The Mountain Hardwear Mineral King 3 is a dream for summer camping. Thanks to its all-mesh upper, versatile fly design, and enormous doors, this high-quality and familiar tent design feels like a castle for one person, or a cozy shelter for two.

We love the Mineral King 3’s all-mesh canopy and smart fly design for its breathability in the summer. There’s almost no nylon on the interior walls of the tent, so it offers unrivaled ventilation on warm trips where a cool breeze at night is a priority. Plus, the tent fly can be rolled up halfway to the center of the ceiling so you can take in the views of the Milky Way at night. Or the fly can be quickly rolled back down when wet weather moves in. 

The Mineral King is as livable as 3-person tents come. The pre-bent poles make for a fast and easy pitch and the five pockets offer all the storage we want. Tall dual kickstands and double zippers on the rainfly doors keep the rain out while allowing for good ventilation when conditions are muggy.

This model offers the widest doors of any 2- or 3-person tents we’ve tested. They span almost the entire length of the interior tent on both sides, so accessing gear is a breeze. When open, the mesh doors stash easily in a smartly placed pocket to keep them off the ground or the inside of the tent. We like this design and generally prefer stuff pockets for door flaps so we’re not constantly fiddling with tabs and loops to keep the doors open.

Our biggest gripe with this tent is its low ceiling height. At 48 inches, it’s one of the lowest peak heights on this list, so you’ll want to keep looking if standing up inside your shelter is a top priority. That said, the Mineral King offers plenty of headroom for two people to sit up and move around without feeling cramped. Plus, this low profile is advantageous in summer storms. When driving rain and whipping wind pick up, the Mineral King feels secure and will reliably keep you and your gear bone dry.

Though the Mineral King 3 is a bit heavy for its size, this tent is tough to beat when it comes to a well-ventilated, easy-to-use shelter for one or two people looking for a 3-season car camping option. If you need a shelter that packs small, has plenty of storage, and is built to last season after season, this is the tent for you.

Green and tan tent

REI Wonderland 4

Best luxury camping tent

Price: $574

Size: 4-Person, 6-Person

The size we tested feels: Luxurious for 2, comfortable for 3 & tight for 4

Weight: 21 lb. 11 oz.

Dimensions (LxWxH): 120 x 100 x 75 in.


  • Room to stand
  • High-quality poles & materials
  • 2 large doors
  • Color-coded tabs for easy setup
  • Tons of pockets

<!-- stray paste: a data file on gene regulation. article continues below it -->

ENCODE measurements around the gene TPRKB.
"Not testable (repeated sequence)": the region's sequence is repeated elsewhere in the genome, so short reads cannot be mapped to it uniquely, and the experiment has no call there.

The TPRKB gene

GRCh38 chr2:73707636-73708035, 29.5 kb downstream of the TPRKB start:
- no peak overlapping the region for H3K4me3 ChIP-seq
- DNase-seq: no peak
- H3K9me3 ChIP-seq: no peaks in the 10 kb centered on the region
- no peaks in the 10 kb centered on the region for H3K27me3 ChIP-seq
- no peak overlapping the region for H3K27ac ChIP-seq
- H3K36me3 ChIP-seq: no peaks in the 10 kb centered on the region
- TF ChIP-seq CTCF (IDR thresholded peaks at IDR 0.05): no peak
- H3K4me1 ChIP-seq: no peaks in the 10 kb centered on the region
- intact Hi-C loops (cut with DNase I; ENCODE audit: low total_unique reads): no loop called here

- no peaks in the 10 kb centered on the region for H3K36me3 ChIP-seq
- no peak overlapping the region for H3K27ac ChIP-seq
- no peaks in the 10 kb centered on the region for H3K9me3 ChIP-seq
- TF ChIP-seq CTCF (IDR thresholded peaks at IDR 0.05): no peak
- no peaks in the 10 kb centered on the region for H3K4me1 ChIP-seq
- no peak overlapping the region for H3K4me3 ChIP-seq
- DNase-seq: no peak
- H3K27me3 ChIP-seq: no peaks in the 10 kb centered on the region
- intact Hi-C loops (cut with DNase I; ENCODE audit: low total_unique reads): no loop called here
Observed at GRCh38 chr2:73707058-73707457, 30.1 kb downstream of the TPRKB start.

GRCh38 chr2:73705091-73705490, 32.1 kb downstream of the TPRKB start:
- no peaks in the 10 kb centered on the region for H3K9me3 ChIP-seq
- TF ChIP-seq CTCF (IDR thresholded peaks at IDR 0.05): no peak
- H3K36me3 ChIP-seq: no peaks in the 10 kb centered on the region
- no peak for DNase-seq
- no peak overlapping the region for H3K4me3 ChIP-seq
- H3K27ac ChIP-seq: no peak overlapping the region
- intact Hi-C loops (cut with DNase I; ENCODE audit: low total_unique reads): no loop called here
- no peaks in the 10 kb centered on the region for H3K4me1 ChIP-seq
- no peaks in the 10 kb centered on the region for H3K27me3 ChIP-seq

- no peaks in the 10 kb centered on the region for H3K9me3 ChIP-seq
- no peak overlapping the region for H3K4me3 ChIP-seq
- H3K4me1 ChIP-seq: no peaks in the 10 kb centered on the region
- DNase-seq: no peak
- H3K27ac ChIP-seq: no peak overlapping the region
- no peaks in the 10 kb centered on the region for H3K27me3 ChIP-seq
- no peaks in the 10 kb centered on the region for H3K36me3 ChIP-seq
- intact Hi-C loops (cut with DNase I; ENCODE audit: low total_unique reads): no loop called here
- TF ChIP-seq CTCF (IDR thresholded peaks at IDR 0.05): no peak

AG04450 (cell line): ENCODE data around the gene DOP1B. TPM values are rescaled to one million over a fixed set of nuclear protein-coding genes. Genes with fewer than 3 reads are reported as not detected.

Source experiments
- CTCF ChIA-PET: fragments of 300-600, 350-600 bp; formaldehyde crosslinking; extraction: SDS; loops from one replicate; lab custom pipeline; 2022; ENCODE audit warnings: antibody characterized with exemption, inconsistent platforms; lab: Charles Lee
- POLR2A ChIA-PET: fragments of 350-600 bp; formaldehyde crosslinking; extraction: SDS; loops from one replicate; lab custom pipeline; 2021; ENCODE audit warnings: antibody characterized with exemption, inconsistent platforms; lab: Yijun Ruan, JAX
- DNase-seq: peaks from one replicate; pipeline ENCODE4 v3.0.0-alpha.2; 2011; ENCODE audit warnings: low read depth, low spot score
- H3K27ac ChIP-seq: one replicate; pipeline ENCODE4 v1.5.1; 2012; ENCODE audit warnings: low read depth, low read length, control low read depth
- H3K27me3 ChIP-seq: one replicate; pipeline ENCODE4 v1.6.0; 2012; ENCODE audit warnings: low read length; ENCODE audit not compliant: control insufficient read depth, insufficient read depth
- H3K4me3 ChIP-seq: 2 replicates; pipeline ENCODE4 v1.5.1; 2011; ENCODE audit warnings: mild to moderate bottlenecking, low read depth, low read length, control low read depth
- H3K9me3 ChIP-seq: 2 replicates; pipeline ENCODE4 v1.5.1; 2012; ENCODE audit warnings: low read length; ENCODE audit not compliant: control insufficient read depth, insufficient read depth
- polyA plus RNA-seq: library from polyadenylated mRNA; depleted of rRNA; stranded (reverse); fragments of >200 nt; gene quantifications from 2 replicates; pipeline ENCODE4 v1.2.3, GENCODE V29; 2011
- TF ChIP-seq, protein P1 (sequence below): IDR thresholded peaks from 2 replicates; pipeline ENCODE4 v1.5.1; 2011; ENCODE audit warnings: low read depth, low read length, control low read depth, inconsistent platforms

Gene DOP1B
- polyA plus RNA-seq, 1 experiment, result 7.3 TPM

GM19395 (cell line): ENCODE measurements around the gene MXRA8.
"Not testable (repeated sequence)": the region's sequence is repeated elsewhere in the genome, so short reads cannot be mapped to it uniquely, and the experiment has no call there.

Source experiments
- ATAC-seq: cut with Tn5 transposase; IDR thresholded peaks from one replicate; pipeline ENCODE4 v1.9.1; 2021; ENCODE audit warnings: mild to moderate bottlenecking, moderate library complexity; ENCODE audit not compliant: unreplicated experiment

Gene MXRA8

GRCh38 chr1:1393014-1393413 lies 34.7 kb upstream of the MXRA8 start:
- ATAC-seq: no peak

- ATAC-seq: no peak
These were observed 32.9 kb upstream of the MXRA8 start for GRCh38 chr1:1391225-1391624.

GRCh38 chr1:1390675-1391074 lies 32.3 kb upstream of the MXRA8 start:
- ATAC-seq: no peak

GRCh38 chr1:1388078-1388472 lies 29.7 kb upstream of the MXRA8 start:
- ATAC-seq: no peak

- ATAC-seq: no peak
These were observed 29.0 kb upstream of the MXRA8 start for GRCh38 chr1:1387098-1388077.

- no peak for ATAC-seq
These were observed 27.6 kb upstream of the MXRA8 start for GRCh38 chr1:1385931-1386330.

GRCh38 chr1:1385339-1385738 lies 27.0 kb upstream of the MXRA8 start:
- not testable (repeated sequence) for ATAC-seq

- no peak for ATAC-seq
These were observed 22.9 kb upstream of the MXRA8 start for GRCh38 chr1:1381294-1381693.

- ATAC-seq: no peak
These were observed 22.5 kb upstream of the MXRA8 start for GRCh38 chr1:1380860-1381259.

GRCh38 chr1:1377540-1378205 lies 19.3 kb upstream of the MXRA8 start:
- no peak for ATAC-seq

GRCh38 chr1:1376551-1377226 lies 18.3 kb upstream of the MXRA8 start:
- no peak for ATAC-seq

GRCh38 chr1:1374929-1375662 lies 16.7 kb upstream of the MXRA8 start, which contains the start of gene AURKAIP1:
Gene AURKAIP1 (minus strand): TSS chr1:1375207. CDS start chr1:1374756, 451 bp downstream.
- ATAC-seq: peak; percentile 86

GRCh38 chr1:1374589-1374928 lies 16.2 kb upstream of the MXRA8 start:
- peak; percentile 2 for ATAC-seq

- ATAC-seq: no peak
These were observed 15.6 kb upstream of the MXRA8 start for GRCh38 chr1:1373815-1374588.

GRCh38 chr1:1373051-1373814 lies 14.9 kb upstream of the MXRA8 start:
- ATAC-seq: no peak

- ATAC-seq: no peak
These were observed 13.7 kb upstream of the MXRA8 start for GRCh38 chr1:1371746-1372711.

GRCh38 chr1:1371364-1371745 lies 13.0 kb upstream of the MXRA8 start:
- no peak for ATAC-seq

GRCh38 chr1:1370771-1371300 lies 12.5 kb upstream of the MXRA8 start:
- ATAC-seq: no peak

• Large vestibule
  • Smart vent locations reduce condensation
  • Awnings over doors


  • Expensive
  • Heavy
  • Footprint sold separately
  • Not as sturdy as others in strong wind

“Luxury” and “camping” are two words we rarely put together, but the REI Wonderland 4 bridges the gap. It’s our pick for the best luxury tent because of its cavernous interior, giant doors at both ends, and a generous number of storage pockets to keep your tent feeling organized and tidy.

The Wonderland boasts a distinctive pole design, creating a spacious rounded tunnel shape that makes the tent feel huge. Despite its unusual look, the smart color-coding on the tabs, tent, and poles makes setup fast and easy – we find two people can pitch the Wonderland in less than three minutes. Its 75-inch peak height offers tons of room to stand up, get dressed, and organize gear in an upright posture for most people without ever needing to step outside.

The Wonderland is fully rain-ready with sealed seams, a protected front entryway with an effective awning, and a huge vestibule for storing wet gear. This model also has a scalloped fly with protected windows, so you can see outside and still enjoy plenty of ventilation even if it’s raining out.

Our primary issue with the Wonderland is its weight – at over 21 pounds, this is one of the heaviest tents we’ve tested. However, we’re not backpacking with this tent, and despite its heft and large footprint, you’ll be hard-pressed to find a more durable option anywhere. From its beefy poles and thick fabric to the double-stitching and outstanding pockets, the Wonderland’s weight is worth every ounce for a tent that’s built to last. As a bonus, it packs down to a very manageable size and fits well into a compact case for easy carrying.

The Wonderland is a very close sibling to the REI Skyward – our best tent overall – but the higher price tag keeps it from the number one slot. The Wonderland is a smart, roomy shelter that comfortably fits two to three people who prioritize comfort and durability for easy, organized summer camping.

Full review: REI Wonderland 4

Stock image of Kelty Wireless 6

Kelty Wireless 6

Best bang for your buck

Price: $280

Size: 2-Person, 4-Person, 6-Person

The size we tested feels: Luxurious for 2-3, comfortable for 4 & tight for 5

Weight: 17 lb. 3 oz.

Dimensions (LxWxH): 118 x 106 x 76 in.


  • Huge interior
  • Color-coded tabs for easy setup
  • Less expensive
  • Intuitive and fast to pitch
  • Multiple sizes
  • Excellent carrying case


  • Footprint sold separately
  • Only a few small internal pockets
  • Doesn’t ventilate well

We welcome the Kelty Wireless 6 to our list as a spacious and feature-forward shelter for six people, and one of our new favorite budget tents of the year. In a market where most tents cost well over $300, including much smaller-sized options, the Wireless 6 is an economical breath of fresh air that offers everything you need and nothing you don’t.